Understanding the Alkaline Diet

Learn about some of the main concepts behind the alkaline diet, and how you can use them alongside other diet plans
In this post we learn about some of the main concepts behind the alkaline diet, and how we can use them alongside other diet plans

What makes an alkaline diet?

There are a few factors involved, but it’s all really simple stuff in the end. At it’s most basic level, a person following an alkaline diet knows that food is all about balance, and is conscious of what foods cause an acidic body state, and what foods create an alkaline state. See our acid alkaline food chart if you haven’t already. It’s by no means an exhaustive list of foods, but a great place to start incorporating alkaline food into you’re diet.

Acidic foods are not necessarily bad.

That’s right! Acid causing foods are not bad, and it’s best we dispel that notion right now. We actually need the neutralists that they contain. Acidic foods get a bad name because the typical western diet has an over abundance of these foods, and tends to shy away from alkaline foods. It could be argued that if our diet was predominantly alkaline, we would see a push for acid causing foods, because there would be other nutritional issues that would arise. So remember, balance.

Are all alkaline foods good?

Not necessarily. One easy example is sugar. We all know that too much sugar is a bad thing. It can lead to a whole host of issues, including diabetes, candida overgrowth, and more. But did you know that sugar actually leans towards being an alkaline? So obviously adding sugar to your diet to make up for acidic foods would be a terrible idea!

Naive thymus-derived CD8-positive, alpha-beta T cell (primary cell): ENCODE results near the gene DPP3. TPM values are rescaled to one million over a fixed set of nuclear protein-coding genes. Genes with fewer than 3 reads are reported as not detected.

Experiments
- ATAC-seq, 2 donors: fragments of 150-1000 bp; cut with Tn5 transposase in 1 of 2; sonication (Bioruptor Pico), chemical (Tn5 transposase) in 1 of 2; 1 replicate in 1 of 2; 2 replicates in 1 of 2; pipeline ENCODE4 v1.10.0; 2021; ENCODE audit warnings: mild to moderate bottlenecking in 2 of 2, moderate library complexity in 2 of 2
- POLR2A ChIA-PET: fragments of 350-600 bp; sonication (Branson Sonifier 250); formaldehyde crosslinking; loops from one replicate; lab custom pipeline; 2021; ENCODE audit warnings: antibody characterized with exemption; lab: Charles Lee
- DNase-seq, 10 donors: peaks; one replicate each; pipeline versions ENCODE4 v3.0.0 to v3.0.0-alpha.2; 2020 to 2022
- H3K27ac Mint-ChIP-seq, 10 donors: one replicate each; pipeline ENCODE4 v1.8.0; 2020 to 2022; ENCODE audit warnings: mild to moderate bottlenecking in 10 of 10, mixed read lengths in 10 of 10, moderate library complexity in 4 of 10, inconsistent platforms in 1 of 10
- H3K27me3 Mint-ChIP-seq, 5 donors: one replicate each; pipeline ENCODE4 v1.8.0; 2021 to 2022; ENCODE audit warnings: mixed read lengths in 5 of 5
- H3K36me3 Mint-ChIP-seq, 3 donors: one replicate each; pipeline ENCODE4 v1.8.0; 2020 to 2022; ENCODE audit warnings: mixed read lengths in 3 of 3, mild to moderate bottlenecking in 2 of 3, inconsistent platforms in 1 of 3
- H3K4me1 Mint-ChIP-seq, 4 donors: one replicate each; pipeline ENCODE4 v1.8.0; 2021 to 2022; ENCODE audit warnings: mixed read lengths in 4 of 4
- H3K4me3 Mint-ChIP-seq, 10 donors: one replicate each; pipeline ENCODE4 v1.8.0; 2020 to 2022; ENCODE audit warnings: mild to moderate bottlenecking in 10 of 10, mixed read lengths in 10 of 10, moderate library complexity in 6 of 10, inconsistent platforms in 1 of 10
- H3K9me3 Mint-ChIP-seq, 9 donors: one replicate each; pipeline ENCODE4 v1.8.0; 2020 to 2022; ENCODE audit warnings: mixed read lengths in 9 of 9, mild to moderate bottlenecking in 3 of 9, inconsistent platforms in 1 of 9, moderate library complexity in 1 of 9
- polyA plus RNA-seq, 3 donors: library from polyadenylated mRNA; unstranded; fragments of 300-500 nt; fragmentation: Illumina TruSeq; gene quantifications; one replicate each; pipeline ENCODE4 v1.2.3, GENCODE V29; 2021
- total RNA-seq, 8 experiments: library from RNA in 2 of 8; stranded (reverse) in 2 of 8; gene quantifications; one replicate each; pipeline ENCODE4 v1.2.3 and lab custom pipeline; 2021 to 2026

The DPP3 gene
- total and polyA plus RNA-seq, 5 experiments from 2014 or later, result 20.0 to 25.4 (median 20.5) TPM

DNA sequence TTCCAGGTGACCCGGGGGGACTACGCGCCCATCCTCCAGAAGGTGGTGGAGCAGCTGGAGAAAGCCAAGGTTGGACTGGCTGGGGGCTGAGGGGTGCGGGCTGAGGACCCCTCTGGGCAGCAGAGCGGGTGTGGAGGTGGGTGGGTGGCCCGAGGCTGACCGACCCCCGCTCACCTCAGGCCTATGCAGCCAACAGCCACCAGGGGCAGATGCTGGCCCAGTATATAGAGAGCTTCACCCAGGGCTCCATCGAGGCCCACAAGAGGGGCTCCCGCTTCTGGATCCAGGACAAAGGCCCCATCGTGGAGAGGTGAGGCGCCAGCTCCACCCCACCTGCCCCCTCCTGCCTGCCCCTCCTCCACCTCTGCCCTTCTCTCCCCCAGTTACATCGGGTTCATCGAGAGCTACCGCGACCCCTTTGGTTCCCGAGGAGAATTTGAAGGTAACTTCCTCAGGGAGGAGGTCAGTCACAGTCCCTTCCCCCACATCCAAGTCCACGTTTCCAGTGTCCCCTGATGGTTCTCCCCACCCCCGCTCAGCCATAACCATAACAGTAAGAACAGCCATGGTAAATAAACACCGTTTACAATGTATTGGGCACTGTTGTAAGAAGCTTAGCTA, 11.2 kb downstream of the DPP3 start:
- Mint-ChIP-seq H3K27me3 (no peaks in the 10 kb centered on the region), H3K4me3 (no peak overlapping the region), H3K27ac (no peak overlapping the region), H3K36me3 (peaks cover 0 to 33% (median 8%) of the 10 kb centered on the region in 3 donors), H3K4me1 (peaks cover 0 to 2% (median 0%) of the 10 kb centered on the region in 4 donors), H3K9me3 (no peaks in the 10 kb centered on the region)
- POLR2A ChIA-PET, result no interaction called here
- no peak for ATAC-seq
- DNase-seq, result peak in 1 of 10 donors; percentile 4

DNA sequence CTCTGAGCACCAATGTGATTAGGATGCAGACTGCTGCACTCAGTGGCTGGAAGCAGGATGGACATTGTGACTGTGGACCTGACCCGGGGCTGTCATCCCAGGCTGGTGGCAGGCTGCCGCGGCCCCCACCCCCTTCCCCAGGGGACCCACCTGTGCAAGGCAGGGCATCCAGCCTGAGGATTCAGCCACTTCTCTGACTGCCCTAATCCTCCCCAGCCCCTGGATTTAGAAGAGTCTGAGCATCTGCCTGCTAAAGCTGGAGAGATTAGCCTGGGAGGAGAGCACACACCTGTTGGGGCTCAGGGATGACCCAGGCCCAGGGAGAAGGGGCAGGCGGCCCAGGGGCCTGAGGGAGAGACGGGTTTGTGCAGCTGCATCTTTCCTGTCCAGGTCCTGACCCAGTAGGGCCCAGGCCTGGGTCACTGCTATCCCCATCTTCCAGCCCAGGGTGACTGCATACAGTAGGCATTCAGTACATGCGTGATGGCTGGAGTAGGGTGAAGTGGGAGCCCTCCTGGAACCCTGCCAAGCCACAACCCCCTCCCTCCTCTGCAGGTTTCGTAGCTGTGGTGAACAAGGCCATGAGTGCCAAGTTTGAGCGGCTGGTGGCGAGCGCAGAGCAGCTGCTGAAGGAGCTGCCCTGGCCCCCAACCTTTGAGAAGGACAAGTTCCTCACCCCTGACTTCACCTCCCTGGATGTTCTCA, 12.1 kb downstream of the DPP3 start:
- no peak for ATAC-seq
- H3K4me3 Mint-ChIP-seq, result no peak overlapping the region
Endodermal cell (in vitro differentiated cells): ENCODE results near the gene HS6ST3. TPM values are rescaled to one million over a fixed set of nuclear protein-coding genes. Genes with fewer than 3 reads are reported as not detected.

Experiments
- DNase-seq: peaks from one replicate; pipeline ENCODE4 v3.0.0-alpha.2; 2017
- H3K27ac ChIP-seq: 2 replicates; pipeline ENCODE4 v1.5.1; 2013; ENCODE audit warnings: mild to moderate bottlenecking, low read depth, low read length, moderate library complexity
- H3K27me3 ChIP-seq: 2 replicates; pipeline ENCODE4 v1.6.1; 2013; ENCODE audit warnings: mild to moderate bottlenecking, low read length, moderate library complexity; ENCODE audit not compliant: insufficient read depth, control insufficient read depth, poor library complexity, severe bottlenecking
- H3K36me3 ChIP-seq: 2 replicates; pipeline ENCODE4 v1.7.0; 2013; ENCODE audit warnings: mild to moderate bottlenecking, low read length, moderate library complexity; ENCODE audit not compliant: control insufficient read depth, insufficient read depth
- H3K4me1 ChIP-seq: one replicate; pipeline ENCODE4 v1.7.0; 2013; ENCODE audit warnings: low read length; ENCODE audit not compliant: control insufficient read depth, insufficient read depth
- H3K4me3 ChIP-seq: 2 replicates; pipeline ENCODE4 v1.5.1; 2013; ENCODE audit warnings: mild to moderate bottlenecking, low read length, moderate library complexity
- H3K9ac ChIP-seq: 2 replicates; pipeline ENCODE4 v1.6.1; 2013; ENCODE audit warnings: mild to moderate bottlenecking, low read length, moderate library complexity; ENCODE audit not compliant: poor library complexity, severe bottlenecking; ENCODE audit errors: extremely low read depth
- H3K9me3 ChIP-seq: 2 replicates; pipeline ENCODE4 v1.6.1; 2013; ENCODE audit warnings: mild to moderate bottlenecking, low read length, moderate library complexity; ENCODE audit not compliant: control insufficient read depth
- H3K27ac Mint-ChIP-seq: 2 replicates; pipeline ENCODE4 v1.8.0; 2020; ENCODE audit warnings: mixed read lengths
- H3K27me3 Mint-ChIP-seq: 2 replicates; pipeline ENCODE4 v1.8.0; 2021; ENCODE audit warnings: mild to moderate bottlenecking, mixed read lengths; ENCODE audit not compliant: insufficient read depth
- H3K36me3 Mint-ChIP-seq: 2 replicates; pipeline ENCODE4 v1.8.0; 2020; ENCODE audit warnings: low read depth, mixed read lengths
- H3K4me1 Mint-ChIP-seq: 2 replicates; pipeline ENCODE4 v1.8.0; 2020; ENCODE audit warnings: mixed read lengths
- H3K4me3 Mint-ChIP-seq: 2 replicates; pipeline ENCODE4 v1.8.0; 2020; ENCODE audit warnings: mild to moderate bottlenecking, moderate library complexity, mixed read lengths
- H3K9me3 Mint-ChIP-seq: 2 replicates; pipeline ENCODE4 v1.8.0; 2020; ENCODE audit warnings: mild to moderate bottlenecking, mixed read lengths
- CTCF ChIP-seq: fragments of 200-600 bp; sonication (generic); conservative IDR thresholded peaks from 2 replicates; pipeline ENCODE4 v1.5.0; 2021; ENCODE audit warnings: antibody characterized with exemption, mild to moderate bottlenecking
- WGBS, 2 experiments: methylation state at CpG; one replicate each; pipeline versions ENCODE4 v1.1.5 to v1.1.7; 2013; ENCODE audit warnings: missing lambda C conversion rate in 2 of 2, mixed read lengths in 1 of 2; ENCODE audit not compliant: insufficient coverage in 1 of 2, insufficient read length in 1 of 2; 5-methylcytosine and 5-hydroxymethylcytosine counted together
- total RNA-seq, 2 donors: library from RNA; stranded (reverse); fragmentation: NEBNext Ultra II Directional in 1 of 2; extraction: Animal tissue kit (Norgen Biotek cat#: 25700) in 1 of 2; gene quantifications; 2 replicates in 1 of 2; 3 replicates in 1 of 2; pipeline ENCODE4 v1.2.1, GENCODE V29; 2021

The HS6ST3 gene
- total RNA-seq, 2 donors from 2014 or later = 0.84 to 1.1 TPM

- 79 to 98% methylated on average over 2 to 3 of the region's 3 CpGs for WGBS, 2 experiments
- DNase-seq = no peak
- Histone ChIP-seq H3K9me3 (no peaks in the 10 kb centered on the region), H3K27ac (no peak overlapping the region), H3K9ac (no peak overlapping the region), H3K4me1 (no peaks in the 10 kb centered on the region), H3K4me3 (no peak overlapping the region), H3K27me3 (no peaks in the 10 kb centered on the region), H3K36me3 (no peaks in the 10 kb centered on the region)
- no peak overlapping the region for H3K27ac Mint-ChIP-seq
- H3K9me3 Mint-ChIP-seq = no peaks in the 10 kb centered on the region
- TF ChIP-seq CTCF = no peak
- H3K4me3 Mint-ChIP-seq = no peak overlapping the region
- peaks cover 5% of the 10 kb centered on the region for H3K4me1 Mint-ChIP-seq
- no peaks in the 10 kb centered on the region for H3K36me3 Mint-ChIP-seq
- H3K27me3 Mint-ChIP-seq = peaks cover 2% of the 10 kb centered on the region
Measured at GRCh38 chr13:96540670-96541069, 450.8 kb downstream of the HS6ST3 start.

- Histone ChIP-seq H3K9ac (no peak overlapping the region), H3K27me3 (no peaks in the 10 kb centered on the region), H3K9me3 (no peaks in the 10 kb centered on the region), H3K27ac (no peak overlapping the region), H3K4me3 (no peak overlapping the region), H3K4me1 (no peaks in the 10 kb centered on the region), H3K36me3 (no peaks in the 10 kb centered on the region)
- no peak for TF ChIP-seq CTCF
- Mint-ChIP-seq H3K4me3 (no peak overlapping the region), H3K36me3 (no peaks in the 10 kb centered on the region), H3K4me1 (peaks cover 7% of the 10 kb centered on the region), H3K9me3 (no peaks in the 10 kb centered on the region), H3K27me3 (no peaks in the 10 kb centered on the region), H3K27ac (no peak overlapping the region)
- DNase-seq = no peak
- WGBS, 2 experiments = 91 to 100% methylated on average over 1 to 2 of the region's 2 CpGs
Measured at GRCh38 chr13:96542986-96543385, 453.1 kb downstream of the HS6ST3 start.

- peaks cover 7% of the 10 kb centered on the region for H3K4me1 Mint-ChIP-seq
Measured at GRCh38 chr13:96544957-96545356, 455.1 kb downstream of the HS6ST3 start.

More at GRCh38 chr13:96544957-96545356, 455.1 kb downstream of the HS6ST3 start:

Again, we look for an acid-alkaline balance, while considering the actual nutrients that we are taking in daily. In our opinion the book The Kick Acid Diet is the definitive guide to understanding and balancing all of these things. You can find out a little bit more about this book and it’s author on our science behind the alkaline diet page.

Why eat an alkaline diet?

Medical research has specifically linked acidic urine samples due to a diet high in acid forming foods to different kinds of disease. Things like acid reflux (heartburn), poor bone health1, the loss of muscle mass, and more.

A diet that balances acid and alkaline causing foods can even improve and maintain lean body mass.2 Maintaining lean body mass and strong bones is essential for overall health, and allows us to age more gracefully.

Our body operates at a PH of roughly 7.41, which is basically a neutral to slightly alkaline PH state. The foods that most of us eat on the other hand are generally much closer to the acidic side of the scale. This causes our body to use more of it’s resources to maintain it’s ideal PH state. And that’s why we feel balancing the two is so essential.

A diet high in alkaline food can help the body work less on maintaining it’s PH, or even robbing calcium from our bones to compensate for excess acid levels3. This could give you more energy in the meantime, and less problems down the road.

Highly alkaline foods are the building blocks of every major natural food diet

 

An alkaline diet provides the building blocks to all natural diet plans!